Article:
An Open Heart & An Open Door

6 mins read

Getting to know people during the pandemic was not easy for anyone. Loneliness was on the rise as isolation lingered.

 Sue Donaldson wouldn’t let a pandemic stop her from connecting with the people in her neighborhood, though. Living in Central California where lemon trees are common, she printed her father’s favorite lemon cake recipe, enclosed it in a bag of lemons, and delivered them to her neighbors.

 It was her way of letting people know they weren’t as alone as they felt.

 Donaldson made a career of speaking, writing, and podcasting about the fading art of hospitality. She believes the people one shares life with are the most important legacy one can leave.

She began thinking about hospitality and legacy when a friend shared that her parents were losing cognitive function in their 80s. The conversation showed her that you never know how long life will last or what the quality of your life will be. “You live a little bit more intentionally when you realize there’s a time limit on how straight you can think,” she reflected.

Yet making time for others can be difficult.

 “We live by the tyranny of the urgent, where we have to do sixteen things a day. So, we don’t even think about something as grand as our legacy… not realizing that what we’re doing step by step that day is our legacy,” Donaldson reflected.

 Instead, Donaldson encourages simple practices that take a little courage but pay off big relationally. “We need to live our legacy now and not have people be surprised when they open our will,” she said.

 For instance, Donaldson regularly hosts wine nights at her home and invites women she meets around town or in her neighborhood. She sets up the conversation with two questions: a general ice breaker and a deeper one that encourages more meaningful relationships.

 A devout Christian, Donaldson’s goal isn’t what some might think. “When we have mutual vulnerability, that’s where real conversation comes from,” she said. Then she added, “Hospitality is a way of issuing an invitation to your table while passing on God’s invitation to His table.”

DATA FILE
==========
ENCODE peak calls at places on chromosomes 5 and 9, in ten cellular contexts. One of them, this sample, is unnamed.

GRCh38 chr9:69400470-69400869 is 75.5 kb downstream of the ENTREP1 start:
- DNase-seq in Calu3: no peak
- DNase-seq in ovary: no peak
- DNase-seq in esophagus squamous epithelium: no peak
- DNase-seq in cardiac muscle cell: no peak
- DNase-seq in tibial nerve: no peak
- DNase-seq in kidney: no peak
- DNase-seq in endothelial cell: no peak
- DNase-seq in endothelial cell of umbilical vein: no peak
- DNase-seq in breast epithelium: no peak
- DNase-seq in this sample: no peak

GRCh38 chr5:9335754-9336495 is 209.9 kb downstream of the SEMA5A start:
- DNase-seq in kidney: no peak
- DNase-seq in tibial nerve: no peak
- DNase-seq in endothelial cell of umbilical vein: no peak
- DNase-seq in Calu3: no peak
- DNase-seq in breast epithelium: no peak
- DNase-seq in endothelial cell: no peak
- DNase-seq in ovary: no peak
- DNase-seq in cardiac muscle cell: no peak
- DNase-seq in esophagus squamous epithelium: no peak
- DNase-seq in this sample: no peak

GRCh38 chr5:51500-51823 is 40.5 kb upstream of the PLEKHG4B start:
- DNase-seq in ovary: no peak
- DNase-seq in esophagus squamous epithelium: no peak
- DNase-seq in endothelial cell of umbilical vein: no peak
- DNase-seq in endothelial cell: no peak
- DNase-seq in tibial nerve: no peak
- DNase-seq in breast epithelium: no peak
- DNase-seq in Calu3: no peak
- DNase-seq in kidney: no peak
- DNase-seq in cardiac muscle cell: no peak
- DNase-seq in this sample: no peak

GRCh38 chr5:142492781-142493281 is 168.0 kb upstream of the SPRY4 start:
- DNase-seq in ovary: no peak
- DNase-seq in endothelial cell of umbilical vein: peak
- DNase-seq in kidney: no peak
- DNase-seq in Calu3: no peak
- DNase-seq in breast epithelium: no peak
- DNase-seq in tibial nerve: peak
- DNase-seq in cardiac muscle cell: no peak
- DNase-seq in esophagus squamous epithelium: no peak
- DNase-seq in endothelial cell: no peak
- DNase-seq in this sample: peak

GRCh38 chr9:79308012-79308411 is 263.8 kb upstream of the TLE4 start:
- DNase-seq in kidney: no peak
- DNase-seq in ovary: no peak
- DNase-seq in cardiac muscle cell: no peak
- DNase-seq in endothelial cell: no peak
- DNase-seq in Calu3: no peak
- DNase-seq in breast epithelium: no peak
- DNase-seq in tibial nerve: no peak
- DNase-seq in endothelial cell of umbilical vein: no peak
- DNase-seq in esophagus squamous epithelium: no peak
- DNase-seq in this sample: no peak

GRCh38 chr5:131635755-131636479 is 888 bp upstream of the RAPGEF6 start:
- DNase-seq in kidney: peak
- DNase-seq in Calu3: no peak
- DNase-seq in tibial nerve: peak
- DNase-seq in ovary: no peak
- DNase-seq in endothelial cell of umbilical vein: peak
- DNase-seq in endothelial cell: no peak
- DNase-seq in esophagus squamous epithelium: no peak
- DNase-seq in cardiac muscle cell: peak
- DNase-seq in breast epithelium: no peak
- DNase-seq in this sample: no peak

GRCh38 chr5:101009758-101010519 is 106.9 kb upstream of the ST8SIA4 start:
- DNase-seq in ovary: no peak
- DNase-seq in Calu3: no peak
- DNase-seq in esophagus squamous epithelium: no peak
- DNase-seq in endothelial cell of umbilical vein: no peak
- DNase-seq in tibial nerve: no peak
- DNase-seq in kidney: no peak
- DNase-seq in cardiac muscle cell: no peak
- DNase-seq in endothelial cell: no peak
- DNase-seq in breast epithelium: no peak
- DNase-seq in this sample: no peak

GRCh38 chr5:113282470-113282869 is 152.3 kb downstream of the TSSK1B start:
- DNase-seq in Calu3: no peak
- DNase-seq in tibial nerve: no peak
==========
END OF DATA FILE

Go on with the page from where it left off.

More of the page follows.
Not everyone is comfortable bringing strangers into their home. They may feel self-conscious about their space and afraid of judgment, which Donaldson understands. She once hired a housekeeper to clean before having guests, because she had been to their immaculate home.

 But this misses the point. “The purpose of hospitality is to serve, not to show off. True hospitality is about the other person,” Donaldson opined. Rather than thinking about what the other person thinks of you as the host, try to make him or her feel at home.

 On Christmas Eve, Donaldson hosts a bread and soup night for friends without family in the area. “I have women who come who always want to do the dishes, and I invite them every time,” she said with a chuckle.

 The women doing the dishes are also talking and catching up on the year. Being too proud to let them take on that chore would deprive them of relational opportunities. “Giving someone a job can be a gift,” she mused.

 What if you are not sure how to get started with hosting and starting conversations?

 Donaldson has three pieces of advice. 

First, keep it simple. “Hospitality is as simple as a plate of cookies and coffee,” she said, although she admits she often tries new recipes. Is that a risk? “No, there’s always strawberries and back-up toast,” she quickly responded.

 “Hospitality doesn’t have to be elaborate to be effective.”

 Second, don’t obsess over who accepts your invitation. You never know why someone responds the way they do. Trust the intuition to ask and move on. “My job is not to see who is coming. My job is to invite,” she said.

 Finally, have an open mind. “Be genuinely curious,” Donaldson said with a smile. She never comes with canned questions, because she prefers to start with questions about the person in front of her and let what they share lead into the conversation.

 “Real hospitality is showing off God’s welcome. He welcomed us to His table so that our hospitality reflects His welcome heart,” she reflected.

When she wanted to start a podcast, she named it Welcome Heart: Living a Legacy Life to reflect her desire to show God’s welcome to others and the difference it can make in the world.

One does not have to make a huge splash with fame or fortune. One only needs a plate of cookies, a couple of well-chosen questions, and an open door.

 “Having an open heart should translate to having an open door, and that’s a legacy,” Donaldson said.



May 2022 Issue

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